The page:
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In Sikorski's book "Boolean Algebras" (3rd edition), p. 42, one finds the following theorem:

In order that $\mathfrak{A}$ be a free Boolean algebra with $n$ free generators, it is necessary and sufficient that $\mathfrak{A}$ be the Boolean product of an indexed set of $n$ four-element Boolean algebras.

Suppose that $\mathfrak{A}$ has 1 generator, hence 4 elements.Then $\mathfrak{A}$ is trivially the Boolean product of 1 four-element Boolean algebra.

Suppose next that $\mathfrak{A}$ has 2 generators, hence 16 elements. Then $\mathfrak{A}$ is the Boolean product of 2 four-element Boolean algebras (which indeed has 16 elements).

Consider now the case that $\mathfrak{A}$ has 3 free generators, hence, 256 elements. Then the Boolean product of 3 four-element Boolean algebras has 64 elements (not 256).

What am I missing here?

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    $\begingroup$ What is the definition of the "Boolean product"? I';m not familiar with the term. $\endgroup$ – bof Jan 14 '16 at 12:05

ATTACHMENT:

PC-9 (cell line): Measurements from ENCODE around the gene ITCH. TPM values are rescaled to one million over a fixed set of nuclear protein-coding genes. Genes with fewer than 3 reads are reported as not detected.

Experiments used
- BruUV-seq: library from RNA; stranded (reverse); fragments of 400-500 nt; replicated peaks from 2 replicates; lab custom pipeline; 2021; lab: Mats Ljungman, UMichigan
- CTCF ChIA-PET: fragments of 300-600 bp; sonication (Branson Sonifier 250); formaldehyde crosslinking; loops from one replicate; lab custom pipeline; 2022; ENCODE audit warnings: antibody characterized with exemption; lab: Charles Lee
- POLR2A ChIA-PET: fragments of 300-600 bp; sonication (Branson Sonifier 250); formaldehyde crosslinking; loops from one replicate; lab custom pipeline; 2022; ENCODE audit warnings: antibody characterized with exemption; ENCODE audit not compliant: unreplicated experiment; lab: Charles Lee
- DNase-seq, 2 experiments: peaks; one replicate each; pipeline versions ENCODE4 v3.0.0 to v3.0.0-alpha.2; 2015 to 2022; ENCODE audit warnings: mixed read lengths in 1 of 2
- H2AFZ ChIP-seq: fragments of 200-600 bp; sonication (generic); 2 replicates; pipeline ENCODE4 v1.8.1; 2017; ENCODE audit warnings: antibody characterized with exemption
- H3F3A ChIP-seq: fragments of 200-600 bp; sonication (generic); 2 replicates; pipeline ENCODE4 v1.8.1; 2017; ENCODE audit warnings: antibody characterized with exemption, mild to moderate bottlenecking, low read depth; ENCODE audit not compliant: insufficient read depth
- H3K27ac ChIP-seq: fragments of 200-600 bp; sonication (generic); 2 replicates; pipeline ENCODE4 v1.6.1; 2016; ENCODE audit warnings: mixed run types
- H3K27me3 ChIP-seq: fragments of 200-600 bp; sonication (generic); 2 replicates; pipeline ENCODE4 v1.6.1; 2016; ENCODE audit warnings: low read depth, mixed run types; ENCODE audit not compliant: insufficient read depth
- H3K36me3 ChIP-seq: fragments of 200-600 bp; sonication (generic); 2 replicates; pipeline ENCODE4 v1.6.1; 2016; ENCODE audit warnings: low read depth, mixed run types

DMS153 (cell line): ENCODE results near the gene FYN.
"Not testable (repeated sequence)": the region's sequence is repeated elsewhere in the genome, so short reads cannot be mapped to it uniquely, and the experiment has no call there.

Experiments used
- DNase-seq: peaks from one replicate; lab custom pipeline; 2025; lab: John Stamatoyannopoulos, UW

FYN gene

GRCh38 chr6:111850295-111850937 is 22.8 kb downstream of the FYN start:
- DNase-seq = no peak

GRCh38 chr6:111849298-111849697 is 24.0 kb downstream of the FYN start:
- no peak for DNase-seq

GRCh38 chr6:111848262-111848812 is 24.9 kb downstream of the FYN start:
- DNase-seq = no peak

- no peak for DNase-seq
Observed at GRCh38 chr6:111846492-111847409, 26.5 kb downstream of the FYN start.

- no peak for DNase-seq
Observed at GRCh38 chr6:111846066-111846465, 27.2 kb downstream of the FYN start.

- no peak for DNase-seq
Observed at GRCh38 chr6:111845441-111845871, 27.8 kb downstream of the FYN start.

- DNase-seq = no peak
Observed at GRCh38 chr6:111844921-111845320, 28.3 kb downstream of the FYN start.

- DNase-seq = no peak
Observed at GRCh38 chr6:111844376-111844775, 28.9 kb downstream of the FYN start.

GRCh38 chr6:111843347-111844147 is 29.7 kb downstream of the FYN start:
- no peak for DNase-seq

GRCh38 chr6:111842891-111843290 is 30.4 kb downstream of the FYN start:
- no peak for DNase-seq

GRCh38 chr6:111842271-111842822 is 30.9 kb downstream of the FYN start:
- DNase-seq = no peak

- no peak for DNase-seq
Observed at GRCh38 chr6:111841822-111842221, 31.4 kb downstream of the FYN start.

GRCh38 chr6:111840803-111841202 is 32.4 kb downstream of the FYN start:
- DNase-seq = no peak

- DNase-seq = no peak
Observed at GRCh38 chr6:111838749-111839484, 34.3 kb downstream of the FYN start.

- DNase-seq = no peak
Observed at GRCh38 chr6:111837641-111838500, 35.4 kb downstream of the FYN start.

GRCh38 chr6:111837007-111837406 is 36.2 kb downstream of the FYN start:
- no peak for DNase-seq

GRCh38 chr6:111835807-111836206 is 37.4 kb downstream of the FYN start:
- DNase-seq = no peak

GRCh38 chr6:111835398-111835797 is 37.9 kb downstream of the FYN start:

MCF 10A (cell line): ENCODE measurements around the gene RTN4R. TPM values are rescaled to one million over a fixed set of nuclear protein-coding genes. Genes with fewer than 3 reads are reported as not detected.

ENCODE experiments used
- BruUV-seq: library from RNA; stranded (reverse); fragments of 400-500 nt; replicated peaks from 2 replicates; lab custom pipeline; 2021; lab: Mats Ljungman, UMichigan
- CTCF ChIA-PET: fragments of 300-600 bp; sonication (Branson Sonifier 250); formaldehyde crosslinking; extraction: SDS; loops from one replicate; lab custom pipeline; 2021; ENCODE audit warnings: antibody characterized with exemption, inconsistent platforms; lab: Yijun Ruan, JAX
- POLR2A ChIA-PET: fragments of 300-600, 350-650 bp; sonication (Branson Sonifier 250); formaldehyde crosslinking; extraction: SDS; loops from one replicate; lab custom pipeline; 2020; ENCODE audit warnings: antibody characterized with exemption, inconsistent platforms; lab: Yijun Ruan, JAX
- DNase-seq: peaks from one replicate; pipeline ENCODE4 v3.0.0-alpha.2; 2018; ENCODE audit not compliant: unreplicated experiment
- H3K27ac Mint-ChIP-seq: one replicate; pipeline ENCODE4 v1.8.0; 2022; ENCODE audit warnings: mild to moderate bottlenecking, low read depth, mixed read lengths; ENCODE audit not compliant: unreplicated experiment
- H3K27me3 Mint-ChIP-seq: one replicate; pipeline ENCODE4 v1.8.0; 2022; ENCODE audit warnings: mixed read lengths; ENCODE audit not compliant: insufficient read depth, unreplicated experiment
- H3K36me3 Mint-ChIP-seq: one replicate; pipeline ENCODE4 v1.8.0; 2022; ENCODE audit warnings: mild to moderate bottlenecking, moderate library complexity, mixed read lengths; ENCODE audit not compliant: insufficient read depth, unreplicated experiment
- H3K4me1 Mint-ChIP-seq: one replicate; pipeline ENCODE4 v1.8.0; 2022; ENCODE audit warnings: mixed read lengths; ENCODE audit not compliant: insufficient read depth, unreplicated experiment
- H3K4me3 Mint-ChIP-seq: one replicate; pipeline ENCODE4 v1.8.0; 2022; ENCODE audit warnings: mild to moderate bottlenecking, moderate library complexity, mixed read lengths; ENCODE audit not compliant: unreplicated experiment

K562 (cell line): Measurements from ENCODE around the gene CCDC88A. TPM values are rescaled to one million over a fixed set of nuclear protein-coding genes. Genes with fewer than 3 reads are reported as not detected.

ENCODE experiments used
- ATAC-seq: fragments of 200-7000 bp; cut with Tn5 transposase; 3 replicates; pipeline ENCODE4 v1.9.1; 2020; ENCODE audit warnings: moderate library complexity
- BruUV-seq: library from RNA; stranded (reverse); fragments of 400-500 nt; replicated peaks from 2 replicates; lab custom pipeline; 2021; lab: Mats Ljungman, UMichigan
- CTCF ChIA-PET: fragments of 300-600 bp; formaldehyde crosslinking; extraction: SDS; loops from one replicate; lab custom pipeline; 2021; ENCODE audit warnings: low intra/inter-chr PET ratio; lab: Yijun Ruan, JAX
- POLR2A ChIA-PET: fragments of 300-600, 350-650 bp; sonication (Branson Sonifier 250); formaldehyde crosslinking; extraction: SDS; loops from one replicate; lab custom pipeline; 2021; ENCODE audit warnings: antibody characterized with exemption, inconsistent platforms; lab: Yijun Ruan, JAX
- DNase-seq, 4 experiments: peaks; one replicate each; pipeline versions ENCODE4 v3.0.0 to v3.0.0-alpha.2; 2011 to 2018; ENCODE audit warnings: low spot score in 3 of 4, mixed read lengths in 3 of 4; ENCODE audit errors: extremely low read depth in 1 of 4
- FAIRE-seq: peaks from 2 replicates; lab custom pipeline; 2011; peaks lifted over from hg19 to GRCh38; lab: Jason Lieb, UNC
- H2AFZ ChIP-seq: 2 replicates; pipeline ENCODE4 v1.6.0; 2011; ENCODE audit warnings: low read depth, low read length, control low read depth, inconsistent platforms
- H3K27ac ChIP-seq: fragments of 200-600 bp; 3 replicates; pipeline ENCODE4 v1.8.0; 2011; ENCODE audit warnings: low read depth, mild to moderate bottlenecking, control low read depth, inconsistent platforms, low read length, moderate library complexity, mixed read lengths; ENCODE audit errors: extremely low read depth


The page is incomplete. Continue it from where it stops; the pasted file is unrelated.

• $\begingroup$ Boolean product and Cartesian product are synonymous. Note that the definition of the Cartesian product of Boolean algebras is not that straightforward, though... $\endgroup$ – puzzled Jan 14 '16 at 14:49
  • $\begingroup$ The Boolean product of algebras is not the same as the direct product. If I am not mistaken the former is the particular case of the general construction of the free product of algebras, while the latter is just the usual Cartesian product with component-wise operations (and indeed in this case the cardinality of the cartesian product of $n$ four-element Boolean algebras is $4^n$). $\endgroup$ – Random Jack Jan 16 '16 at 9:57

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